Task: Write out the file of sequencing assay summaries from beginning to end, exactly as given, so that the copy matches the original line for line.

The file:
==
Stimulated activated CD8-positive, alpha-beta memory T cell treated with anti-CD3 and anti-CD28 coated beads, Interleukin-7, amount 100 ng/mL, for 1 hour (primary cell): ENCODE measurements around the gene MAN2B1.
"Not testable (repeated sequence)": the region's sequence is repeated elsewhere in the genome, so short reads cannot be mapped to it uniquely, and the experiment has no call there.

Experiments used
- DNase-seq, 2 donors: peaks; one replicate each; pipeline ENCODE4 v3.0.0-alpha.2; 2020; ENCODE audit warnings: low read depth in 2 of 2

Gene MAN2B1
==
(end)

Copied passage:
Stimulated activated CD8-positive, alpha-beta memory T cell treated with anti-CD3 and anti-CD28 coated beads, Interleukin-7, amount 100 ng/mL, for 1 hour (primary cell): ENCODE measurements around the gene MAN2B1.
"Not testable (repeated sequence)": the region's sequence is repeated elsewhere in the genome, so short reads cannot be mapped to it uniquely, and the experiment has no call there.

Experiments used
- DNase-seq, 2 donors: peaks; one replicate each; pipeline ENCODE4 v3.0.0-alpha.2; 2020; ENCODE audit warnings: low read depth in 2 of 2

Gene MAN2B1